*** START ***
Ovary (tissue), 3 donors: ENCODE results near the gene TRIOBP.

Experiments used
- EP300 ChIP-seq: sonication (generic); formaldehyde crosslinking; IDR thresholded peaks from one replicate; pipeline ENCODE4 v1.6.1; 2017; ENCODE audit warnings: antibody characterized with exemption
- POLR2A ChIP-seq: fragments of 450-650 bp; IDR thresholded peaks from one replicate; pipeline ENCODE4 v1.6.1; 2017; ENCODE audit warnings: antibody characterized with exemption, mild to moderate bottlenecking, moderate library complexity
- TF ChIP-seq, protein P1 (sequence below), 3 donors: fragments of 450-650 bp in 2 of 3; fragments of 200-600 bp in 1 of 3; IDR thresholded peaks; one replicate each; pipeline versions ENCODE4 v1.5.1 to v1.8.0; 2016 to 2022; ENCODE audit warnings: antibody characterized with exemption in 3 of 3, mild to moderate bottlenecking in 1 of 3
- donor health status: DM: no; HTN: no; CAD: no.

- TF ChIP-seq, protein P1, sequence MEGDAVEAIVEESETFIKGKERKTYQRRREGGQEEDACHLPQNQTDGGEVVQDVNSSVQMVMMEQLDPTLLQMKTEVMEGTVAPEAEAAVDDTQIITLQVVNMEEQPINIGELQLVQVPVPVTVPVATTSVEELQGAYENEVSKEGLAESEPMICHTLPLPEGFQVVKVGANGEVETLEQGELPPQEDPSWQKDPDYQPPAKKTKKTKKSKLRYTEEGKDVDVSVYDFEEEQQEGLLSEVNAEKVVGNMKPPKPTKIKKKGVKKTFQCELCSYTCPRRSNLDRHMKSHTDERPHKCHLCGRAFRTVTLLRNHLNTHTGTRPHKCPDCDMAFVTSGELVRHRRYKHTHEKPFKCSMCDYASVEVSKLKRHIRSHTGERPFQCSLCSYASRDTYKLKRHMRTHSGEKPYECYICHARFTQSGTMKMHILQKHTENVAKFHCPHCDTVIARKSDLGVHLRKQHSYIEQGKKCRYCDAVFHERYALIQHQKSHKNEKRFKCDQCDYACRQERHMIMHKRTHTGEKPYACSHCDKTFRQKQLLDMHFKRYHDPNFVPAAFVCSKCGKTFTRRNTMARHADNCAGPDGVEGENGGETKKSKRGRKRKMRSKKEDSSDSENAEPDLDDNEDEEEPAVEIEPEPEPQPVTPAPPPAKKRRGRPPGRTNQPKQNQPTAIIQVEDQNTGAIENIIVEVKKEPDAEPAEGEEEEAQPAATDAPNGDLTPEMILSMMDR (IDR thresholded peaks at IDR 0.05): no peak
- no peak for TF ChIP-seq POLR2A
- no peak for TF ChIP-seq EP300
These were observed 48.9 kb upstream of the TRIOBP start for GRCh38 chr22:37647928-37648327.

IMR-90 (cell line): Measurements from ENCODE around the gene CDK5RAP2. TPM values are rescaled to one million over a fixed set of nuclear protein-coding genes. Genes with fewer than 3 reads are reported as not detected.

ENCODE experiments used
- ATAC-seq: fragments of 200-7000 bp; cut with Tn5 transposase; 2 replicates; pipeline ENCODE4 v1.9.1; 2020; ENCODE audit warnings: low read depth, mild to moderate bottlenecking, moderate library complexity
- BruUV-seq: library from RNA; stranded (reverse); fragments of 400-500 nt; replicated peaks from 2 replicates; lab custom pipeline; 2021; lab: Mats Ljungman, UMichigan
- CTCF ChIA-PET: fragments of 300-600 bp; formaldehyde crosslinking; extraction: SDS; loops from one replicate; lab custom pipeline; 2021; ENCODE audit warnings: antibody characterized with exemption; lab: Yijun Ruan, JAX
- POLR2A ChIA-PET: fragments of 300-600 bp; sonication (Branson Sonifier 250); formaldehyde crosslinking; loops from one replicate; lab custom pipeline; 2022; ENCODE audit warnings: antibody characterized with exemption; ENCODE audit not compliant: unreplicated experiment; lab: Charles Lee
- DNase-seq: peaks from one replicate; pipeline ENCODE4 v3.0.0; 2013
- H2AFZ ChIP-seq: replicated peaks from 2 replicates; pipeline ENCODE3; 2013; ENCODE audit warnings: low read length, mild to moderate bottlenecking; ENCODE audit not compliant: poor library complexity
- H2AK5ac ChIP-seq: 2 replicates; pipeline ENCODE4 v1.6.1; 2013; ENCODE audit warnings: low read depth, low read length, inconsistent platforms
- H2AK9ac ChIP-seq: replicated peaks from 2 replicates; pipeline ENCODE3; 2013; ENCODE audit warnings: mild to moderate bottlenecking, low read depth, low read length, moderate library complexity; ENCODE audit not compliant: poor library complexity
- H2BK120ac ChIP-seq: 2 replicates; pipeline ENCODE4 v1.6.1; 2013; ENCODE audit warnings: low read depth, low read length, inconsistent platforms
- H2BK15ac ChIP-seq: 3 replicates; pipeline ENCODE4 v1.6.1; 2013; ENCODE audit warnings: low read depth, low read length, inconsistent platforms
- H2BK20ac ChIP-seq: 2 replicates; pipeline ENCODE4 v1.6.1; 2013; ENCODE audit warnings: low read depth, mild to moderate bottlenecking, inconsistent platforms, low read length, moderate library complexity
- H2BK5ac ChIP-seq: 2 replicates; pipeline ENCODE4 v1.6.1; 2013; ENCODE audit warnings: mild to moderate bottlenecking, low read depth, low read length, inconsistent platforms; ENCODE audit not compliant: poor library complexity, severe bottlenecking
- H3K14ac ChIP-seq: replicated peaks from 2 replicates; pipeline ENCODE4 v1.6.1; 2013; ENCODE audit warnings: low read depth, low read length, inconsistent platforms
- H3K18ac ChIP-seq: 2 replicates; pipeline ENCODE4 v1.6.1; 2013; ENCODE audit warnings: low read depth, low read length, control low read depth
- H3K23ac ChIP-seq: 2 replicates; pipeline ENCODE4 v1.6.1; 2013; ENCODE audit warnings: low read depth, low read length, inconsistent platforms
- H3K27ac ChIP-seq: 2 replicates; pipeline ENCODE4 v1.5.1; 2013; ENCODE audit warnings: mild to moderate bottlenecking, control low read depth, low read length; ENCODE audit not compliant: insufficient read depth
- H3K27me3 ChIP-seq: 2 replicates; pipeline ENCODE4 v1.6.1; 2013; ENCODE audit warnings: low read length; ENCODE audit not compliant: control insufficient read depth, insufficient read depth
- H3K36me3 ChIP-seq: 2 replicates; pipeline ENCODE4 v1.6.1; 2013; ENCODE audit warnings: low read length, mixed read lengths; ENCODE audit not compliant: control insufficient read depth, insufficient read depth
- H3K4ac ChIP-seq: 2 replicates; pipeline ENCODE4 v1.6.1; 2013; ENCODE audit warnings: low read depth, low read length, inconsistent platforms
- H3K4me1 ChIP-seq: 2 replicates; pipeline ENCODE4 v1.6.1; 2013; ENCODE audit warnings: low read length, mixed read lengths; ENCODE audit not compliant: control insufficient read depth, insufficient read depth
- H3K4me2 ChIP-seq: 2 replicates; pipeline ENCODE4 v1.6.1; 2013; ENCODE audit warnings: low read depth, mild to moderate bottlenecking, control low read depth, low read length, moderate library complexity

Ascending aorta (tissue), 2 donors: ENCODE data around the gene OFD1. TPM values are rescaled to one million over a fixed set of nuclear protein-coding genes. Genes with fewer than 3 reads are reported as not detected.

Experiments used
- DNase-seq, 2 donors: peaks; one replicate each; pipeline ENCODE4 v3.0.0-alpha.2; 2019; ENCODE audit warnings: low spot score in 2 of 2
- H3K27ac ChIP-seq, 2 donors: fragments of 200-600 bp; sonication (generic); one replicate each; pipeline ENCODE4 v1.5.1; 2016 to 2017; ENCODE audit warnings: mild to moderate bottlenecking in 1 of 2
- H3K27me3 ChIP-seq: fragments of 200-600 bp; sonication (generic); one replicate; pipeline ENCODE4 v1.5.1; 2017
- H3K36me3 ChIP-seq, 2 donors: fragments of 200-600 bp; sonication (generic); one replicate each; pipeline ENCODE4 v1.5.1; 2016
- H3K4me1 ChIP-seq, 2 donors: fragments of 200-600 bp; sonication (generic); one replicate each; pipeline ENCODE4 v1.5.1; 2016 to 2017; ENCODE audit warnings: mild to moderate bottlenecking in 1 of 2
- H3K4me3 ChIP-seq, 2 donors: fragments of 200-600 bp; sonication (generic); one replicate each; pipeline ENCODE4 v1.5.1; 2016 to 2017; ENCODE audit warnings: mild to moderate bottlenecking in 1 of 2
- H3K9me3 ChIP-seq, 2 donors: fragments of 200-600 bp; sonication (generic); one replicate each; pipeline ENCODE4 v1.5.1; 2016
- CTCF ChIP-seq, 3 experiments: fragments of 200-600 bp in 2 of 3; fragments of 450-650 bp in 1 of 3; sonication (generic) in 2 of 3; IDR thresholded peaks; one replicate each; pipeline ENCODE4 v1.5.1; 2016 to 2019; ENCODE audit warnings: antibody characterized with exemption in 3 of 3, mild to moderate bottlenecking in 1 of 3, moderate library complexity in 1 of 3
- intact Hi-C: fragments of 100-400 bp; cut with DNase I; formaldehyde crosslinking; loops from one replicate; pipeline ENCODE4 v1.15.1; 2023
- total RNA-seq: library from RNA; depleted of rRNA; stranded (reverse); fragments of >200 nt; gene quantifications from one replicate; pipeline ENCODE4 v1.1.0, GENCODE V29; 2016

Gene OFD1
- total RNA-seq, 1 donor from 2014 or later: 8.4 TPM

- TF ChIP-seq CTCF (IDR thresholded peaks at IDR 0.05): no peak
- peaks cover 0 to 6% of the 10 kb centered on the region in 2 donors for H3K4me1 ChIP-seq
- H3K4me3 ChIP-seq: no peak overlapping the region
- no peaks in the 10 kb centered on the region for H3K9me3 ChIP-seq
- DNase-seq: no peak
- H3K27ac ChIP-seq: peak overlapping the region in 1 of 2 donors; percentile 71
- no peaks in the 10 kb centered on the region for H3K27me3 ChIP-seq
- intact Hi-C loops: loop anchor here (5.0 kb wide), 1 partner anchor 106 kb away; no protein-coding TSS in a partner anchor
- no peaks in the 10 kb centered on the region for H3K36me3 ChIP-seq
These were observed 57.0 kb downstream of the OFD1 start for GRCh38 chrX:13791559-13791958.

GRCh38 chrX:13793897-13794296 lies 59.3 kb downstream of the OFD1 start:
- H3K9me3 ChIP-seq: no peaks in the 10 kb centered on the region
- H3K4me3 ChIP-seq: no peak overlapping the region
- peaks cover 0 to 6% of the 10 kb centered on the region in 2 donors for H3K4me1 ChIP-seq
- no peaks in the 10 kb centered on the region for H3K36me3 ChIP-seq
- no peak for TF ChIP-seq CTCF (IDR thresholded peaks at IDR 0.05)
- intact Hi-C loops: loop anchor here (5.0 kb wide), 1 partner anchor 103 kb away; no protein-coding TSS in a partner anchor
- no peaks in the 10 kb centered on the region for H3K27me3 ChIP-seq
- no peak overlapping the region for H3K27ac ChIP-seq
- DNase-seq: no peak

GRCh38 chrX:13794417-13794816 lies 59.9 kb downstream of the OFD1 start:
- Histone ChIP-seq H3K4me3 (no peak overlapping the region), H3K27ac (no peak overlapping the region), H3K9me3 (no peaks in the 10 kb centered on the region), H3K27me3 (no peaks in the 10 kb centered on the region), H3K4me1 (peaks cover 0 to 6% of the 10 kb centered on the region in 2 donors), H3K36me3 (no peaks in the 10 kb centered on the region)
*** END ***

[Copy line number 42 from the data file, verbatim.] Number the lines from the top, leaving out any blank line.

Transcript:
- H3K9me3 ChIP-seq, 2 donors: fragments of 200-600 bp; sonication (generic); one replicate each; pipeline ENCODE4 v1.5.1; 2016